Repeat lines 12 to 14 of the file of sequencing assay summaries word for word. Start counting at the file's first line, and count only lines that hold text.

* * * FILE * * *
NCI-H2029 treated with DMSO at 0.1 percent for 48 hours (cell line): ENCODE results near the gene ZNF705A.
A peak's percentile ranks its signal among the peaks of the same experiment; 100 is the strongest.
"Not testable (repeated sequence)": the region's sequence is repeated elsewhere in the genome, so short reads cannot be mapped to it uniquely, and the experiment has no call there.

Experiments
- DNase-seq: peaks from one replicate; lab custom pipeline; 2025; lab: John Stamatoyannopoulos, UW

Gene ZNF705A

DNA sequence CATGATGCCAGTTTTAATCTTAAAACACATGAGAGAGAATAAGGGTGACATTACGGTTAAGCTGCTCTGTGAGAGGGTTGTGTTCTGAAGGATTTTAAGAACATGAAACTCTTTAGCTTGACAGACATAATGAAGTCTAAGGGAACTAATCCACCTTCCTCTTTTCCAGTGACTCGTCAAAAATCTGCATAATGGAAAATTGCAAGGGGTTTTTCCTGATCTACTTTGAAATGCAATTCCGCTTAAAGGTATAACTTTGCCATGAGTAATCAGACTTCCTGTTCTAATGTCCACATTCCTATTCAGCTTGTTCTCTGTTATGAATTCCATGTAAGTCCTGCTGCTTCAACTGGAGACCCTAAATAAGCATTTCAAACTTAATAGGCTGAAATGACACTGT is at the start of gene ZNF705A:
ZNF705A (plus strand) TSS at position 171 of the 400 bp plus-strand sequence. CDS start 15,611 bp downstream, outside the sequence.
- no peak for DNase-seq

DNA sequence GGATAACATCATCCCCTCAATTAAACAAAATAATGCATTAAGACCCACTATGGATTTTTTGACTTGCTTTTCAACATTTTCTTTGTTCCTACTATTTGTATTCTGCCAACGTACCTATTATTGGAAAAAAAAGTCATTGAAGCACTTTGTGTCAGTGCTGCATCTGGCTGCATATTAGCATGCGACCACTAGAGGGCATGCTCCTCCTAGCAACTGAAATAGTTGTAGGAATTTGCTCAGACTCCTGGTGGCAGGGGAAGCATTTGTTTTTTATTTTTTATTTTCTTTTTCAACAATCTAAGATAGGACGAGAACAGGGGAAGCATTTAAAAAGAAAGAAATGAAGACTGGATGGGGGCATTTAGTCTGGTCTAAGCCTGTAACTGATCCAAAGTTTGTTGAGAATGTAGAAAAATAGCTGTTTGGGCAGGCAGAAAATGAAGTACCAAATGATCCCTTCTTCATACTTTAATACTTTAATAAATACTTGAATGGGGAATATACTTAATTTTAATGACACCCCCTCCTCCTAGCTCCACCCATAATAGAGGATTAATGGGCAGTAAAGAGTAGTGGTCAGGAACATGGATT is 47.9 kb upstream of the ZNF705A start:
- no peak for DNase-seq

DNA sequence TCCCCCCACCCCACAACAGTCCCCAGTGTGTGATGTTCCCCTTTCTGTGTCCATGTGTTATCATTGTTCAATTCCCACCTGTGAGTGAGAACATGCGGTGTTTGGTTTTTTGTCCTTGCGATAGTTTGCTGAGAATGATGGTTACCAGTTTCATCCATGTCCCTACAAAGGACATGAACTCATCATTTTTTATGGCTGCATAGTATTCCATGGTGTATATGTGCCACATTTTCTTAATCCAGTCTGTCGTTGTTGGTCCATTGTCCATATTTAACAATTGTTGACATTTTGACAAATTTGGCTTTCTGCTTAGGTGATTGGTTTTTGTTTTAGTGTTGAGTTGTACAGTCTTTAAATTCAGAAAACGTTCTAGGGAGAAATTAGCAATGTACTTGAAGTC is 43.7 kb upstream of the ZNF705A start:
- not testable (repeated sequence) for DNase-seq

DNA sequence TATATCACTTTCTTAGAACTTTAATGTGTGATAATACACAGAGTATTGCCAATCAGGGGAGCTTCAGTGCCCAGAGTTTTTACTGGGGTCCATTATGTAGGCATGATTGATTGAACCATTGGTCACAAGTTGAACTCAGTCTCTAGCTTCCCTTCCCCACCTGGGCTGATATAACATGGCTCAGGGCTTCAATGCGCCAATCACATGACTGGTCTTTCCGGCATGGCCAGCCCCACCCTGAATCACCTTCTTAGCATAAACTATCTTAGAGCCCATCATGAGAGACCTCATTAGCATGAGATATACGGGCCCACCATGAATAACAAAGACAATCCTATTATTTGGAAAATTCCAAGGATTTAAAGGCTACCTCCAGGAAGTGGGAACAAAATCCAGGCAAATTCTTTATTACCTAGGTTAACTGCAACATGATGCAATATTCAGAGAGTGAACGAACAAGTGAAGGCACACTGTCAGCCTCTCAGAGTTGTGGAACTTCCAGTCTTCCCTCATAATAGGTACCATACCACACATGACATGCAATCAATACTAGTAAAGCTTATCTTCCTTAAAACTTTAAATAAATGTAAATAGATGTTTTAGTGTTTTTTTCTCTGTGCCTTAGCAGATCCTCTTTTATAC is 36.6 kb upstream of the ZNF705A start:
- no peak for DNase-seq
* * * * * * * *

DNA sequence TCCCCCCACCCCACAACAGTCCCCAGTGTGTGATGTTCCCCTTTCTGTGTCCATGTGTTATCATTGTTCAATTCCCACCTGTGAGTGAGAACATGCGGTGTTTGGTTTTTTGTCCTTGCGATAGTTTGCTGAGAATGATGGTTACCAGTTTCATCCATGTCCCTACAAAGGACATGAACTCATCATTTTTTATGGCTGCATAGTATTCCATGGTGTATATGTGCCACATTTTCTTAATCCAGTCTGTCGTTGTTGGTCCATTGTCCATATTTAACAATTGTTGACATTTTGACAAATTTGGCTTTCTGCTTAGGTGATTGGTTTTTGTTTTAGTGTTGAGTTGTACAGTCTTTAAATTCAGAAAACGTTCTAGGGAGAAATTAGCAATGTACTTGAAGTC is 43.7 kb upstream of the ZNF705A start:
- not testable (repeated sequence) for DNase-seq

DNA sequence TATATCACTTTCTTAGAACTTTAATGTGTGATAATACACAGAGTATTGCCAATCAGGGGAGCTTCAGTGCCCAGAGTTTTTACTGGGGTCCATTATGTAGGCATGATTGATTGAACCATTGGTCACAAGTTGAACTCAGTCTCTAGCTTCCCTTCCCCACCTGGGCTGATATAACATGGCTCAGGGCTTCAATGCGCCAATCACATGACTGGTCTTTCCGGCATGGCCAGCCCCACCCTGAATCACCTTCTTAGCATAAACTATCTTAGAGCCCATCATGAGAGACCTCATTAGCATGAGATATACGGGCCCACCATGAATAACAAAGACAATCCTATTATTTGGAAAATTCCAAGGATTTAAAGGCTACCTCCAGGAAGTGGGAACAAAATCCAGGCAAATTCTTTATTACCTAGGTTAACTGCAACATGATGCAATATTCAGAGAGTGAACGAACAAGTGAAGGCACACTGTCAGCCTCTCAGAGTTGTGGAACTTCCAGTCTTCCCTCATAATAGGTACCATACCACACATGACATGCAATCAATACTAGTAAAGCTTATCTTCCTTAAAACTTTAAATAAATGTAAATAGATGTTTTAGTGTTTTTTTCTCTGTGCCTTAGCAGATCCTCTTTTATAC is 36.6 kb upstream of the ZNF705A start: